TUNIS â€” Synagogue burned while police stands by, does nothing Â (AFP)
Arsonists set fire to a synagogue in the southern Gabes region of Tunisia, a leader of the local Jewish community said Tuesday. (Right after the Islamic headbanger in chief returned from Londonistan, where he found refuge for the last 20 years. What a coincidence…!)
“Someone set fire to the synagogue on Monday night and the Torah scrolls were burned,” Trabelsi Perez told AFP, criticising the lack of action by the security services to stop the attack.
“What astonished me was that there were police not far from the synagogue,” added Perez, who is also head of the Ghriba synagogue on the island of Djerba, the oldest synagogue in Africa.
Twenty-one people were killed, including 16 European tourists, when Al-Qaeda bombers attacked Ghriba in April 2002.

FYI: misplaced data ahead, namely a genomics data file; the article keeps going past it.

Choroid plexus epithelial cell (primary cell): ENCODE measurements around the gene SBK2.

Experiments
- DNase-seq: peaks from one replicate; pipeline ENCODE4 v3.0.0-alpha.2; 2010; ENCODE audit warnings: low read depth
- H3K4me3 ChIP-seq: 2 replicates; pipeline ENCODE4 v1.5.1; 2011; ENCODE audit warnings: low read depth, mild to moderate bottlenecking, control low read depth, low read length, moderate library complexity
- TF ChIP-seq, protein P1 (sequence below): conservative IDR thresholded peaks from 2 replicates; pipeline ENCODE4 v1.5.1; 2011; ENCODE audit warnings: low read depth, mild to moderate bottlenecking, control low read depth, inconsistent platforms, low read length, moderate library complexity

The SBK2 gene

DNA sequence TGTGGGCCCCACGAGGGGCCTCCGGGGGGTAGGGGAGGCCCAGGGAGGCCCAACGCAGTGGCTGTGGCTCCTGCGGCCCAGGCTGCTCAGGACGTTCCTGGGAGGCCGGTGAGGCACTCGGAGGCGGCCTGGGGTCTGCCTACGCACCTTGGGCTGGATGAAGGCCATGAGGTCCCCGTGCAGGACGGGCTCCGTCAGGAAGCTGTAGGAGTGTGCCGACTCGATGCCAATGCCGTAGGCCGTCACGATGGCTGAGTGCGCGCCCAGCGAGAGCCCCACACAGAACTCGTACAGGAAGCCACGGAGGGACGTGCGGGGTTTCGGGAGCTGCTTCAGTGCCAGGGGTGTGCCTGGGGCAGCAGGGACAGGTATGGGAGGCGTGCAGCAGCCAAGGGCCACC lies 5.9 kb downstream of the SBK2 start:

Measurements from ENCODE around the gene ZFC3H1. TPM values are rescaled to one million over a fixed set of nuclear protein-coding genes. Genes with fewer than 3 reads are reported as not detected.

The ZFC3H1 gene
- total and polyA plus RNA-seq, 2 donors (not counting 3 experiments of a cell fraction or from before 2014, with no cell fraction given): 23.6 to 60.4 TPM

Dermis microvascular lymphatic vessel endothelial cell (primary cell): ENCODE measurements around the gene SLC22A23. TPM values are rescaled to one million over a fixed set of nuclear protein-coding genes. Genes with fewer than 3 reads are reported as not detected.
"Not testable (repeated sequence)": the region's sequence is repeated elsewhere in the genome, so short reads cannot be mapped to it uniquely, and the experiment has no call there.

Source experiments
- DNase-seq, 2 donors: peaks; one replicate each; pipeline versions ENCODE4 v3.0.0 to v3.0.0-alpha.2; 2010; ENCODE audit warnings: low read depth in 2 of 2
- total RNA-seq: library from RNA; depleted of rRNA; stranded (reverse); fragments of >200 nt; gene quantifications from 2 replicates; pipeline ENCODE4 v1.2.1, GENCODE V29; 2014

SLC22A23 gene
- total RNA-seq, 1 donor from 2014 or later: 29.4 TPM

And what are they calling for?
The protesters are chanting, “Oh America and Israel … you people of evil.”
Iranian state-owned news agency IRNA reported the Israeli embassy in Cairo was attacked by armed men in the morning of Feb. 1. According to eyewitnesses cited by IRNA, an Egyptian officer who was guarding the embassy was killed. The attackers reportedly withdrew from the embassy following clashes with the Egyptian forces around the embassy. (Stratfor)
An effigy depicting President Hosni Mubarak is seen hanging on a traffic light as Anti-government demonstrate in Tahrir square in downtown Cairo, Egypt. Egyptian authorities battled to save President Hosni Mubarak’s regime with a series of concessions and promises to protesters, but realities on the streets of Cairo may be outrunning his capacity for change. (Emierates 24-7 viaÂ ROP)
“Nothing to do with religion”- right?
Mubarak’s grip on Egypt looked increasingly tenuous on Tuesday after the army pledged not to confront protesters who converged in Cairo in their tens of thousands to demand an end to his 30-year rule.
Women demonstrate in Tahrir or Liberation Square in Cairo, Egypt, Tuesday, Feb. 1, 2011. More than a quarter-million people flooded into the heart of Cairo Tuesday, filling the city’s main square in by far the largest demonstration in a week of unceasing demands for President Hosni Mubarak to leave after nearly 30 years in power